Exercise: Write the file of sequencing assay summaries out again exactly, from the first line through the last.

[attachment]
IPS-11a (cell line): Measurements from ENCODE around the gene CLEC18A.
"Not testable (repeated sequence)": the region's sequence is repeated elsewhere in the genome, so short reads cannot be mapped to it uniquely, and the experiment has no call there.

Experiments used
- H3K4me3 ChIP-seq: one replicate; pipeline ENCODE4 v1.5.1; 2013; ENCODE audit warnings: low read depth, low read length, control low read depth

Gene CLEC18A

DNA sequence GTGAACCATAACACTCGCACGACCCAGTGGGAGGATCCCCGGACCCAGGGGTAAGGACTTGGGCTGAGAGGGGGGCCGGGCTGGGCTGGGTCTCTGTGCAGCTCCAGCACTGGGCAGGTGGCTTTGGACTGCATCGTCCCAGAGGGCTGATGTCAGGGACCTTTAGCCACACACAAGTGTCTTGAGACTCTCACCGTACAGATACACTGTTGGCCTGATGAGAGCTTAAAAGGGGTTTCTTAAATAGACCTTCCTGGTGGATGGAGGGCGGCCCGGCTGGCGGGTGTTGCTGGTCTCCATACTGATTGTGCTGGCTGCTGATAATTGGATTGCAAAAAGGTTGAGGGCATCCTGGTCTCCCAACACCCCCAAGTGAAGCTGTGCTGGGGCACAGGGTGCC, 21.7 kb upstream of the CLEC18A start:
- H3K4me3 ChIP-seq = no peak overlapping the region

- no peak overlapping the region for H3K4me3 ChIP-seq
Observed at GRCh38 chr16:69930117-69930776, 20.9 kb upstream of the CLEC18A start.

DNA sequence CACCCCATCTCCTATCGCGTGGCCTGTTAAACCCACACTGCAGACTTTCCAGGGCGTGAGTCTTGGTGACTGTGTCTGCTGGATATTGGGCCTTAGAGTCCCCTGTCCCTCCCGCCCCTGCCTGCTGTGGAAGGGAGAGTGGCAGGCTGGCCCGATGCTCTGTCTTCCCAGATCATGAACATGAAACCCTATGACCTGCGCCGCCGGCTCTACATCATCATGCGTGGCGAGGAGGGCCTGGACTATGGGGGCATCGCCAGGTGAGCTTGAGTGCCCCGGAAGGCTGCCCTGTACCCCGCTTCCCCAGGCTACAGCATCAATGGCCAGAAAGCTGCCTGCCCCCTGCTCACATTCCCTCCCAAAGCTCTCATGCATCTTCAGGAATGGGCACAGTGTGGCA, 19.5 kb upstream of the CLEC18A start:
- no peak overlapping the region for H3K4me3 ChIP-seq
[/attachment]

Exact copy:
IPS-11a (cell line): Measurements from ENCODE around the gene CLEC18A.
"Not testable (repeated sequence)": the region's sequence is repeated elsewhere in the genome, so short reads cannot be mapped to it uniquely, and the experiment has no call there.

Experiments used
- H3K4me3 ChIP-seq: one replicate; pipeline ENCODE4 v1.5.1; 2013; ENCODE audit warnings: low read depth, low read length, control low read depth

Gene CLEC18A

DNA sequence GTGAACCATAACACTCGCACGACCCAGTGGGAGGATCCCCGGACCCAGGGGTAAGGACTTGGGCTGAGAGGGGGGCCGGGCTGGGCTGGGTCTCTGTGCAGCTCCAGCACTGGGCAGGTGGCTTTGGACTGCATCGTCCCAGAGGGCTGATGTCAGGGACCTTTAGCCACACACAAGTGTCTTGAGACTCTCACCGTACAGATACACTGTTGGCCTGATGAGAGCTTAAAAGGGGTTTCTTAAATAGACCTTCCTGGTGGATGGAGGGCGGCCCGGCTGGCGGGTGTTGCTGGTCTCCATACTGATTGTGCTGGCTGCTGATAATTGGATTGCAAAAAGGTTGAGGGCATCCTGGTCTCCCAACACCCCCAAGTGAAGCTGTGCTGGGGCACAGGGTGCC, 21.7 kb upstream of the CLEC18A start:
- H3K4me3 ChIP-seq = no peak overlapping the region

- no peak overlapping the region for H3K4me3 ChIP-seq
Observed at GRCh38 chr16:69930117-69930776, 20.9 kb upstream of the CLEC18A start.

DNA sequence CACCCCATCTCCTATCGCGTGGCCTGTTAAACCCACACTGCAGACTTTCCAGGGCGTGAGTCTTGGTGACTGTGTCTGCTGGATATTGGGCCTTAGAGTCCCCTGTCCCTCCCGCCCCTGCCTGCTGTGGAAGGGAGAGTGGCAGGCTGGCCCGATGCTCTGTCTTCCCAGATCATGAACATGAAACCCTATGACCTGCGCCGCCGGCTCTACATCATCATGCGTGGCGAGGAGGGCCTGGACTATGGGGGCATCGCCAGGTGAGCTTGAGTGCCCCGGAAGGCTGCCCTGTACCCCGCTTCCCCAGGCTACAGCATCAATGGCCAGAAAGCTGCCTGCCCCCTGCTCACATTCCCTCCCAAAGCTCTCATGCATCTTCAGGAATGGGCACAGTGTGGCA, 19.5 kb upstream of the CLEC18A start:
- no peak overlapping the region for H3K4me3 ChIP-seq